- The biggest drawback is the fact that the bed needs to be re-leveled frequently since the base is not even
- The smaller print area will hold you back from producing larger objects
Alternatives to the Ender 3
Ender 3 Mini
This Creality product is a budget version of the Ender 3 and may be the best choice for beginners and casual 3D printing hobbyists. It turns out reasonably good quality prints for the price with smooth movements and minimal vibrations. One of the best things about it is its ability to work with the most flexible filaments while retaining a high level of efficiency.
Full assembly will be required, which can feel like a hassle if you’re not ready for it. The good news is that Creality made sure the assembly manual is accurate and easy to read. But it might be even easier to find an instructional YouTube video.
The Ender 3 Mini is also well known for its broad hackability. You can get a lot of extra functionality by following tips in 3D printer forums and YouTube videos. If that sort of thing appeals to you, get ready for endless hours of creative printing!
Ender 3 Pro
This upgraded version of the Ender 3 is bigger, more expensive, and more capable than the original. It comes with a host of features not available on the Ender 3, and the elevated price point reflects this.
It comes partially assembled, so it’s easier to get started than the Ender 3, and the included instruction manual will help walk you through the 12-step process to get it up and running.
In short, it has all the refinements of the original Ender 3 with all the added capabilities of the CR 10. This makes it a pleasure to use and a great investment for the professional home 3D printing entrepreneur.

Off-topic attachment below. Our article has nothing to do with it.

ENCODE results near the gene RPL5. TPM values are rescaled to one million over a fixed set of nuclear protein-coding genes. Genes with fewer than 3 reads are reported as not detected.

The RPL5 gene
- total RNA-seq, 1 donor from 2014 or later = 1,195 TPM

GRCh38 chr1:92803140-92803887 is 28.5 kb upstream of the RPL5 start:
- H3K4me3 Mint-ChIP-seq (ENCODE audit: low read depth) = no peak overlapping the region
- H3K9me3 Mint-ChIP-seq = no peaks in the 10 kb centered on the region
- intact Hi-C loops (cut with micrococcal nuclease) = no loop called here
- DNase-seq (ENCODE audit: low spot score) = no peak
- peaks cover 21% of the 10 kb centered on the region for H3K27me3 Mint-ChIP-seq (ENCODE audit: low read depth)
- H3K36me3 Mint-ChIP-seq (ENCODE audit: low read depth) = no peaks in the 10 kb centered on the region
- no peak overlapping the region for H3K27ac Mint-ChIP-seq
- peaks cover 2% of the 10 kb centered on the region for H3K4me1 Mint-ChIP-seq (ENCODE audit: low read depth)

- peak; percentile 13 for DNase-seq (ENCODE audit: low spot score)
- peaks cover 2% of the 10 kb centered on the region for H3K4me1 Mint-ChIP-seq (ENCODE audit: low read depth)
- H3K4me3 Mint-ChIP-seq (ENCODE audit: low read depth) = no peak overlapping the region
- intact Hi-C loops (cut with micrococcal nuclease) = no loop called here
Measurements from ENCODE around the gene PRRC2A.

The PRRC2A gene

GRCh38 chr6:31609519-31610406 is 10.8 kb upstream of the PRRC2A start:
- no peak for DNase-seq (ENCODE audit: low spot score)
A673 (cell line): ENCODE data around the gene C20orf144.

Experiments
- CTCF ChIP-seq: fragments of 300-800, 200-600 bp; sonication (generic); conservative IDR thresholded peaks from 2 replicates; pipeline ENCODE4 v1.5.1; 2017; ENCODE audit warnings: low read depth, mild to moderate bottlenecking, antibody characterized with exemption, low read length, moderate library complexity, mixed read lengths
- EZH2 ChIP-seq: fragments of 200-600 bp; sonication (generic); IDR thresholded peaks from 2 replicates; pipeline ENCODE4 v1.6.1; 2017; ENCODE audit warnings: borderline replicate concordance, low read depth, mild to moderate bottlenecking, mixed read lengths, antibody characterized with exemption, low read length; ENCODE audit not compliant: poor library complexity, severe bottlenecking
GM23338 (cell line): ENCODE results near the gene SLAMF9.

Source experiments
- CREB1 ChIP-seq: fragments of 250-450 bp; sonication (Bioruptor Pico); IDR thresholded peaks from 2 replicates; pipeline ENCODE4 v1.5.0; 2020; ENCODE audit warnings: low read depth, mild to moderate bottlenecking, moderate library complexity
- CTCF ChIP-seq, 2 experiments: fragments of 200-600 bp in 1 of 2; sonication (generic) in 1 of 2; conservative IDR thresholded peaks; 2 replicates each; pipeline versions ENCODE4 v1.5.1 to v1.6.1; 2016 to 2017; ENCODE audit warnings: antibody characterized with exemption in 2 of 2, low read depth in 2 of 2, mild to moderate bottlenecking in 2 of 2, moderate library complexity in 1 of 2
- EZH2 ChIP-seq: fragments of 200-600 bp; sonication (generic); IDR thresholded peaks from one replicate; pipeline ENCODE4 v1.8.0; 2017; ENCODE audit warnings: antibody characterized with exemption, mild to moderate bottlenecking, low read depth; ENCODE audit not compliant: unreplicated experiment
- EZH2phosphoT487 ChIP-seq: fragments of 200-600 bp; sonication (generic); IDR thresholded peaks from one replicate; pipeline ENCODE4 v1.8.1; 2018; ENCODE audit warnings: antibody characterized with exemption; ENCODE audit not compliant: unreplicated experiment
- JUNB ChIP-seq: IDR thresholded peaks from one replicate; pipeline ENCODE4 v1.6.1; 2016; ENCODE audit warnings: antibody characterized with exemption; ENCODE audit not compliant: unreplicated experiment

Our Budget Pick: The Creality CR 10
At the end of the day, the larger build capacity, high detail capability, and especially the glass print bed make this the stand-out printer- at least between these two top-of-the-line 3D printers. The CR 10 is pretty reasonably priced, especially for a printer of this size.
Creality may be cutting a few corners with the plastic wheels, but those can be easily replaced. Maybe the best thing about it is the fact that it requires the least attention from the user during operation, and its accuracy is excellent. Those two final benefits rarely go together!
Our Professional Pick: The Ender 3 Pro
For those willing to go to the extra expense, the Ender 3 Pro is easily the most capable, most stable, and the most reliable of the CR 10 vs Ender 3 lineups. It’s still not as large as the CR 10, which is important to keep in mind if you’re printing large objects. But the Ender 3 Pro is easily superior in almost every other regard.
It achieves its added smoothness with larger bearings and a more powerful motor. With its faster heat-up time, refined movements, and its ability to use the more flexible filaments, you’ll be able to turn out projects with surprising speed.